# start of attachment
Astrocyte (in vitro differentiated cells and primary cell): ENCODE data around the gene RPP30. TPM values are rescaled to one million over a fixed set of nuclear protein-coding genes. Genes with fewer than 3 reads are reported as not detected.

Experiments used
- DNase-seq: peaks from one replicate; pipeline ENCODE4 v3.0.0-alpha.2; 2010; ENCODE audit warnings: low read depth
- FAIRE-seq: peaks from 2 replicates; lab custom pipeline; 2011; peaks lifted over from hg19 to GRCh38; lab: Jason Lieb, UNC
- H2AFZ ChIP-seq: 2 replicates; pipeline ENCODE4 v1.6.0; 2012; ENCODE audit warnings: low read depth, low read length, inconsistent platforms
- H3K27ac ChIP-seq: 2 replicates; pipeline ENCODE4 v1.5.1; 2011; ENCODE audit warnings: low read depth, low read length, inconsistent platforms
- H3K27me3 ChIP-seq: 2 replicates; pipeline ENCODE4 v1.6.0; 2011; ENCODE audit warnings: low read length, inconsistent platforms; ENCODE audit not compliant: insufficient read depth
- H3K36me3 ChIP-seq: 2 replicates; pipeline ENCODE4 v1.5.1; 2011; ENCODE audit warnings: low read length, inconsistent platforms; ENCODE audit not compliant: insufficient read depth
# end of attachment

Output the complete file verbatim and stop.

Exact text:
Astrocyte (in vitro differentiated cells and primary cell): ENCODE data around the gene RPP30. TPM values are rescaled to one million over a fixed set of nuclear protein-coding genes. Genes with fewer than 3 reads are reported as not detected.

Experiments used
- DNase-seq: peaks from one replicate; pipeline ENCODE4 v3.0.0-alpha.2; 2010; ENCODE audit warnings: low read depth
- FAIRE-seq: peaks from 2 replicates; lab custom pipeline; 2011; peaks lifted over from hg19 to GRCh38; lab: Jason Lieb, UNC
- H2AFZ ChIP-seq: 2 replicates; pipeline ENCODE4 v1.6.0; 2012; ENCODE audit warnings: low read depth, low read length, inconsistent platforms
- H3K27ac ChIP-seq: 2 replicates; pipeline ENCODE4 v1.5.1; 2011; ENCODE audit warnings: low read depth, low read length, inconsistent platforms
- H3K27me3 ChIP-seq: 2 replicates; pipeline ENCODE4 v1.6.0; 2011; ENCODE audit warnings: low read length, inconsistent platforms; ENCODE audit not compliant: insufficient read depth
- H3K36me3 ChIP-seq: 2 replicates; pipeline ENCODE4 v1.5.1; 2011; ENCODE audit warnings: low read length, inconsistent platforms; ENCODE audit not compliant: insufficient read depth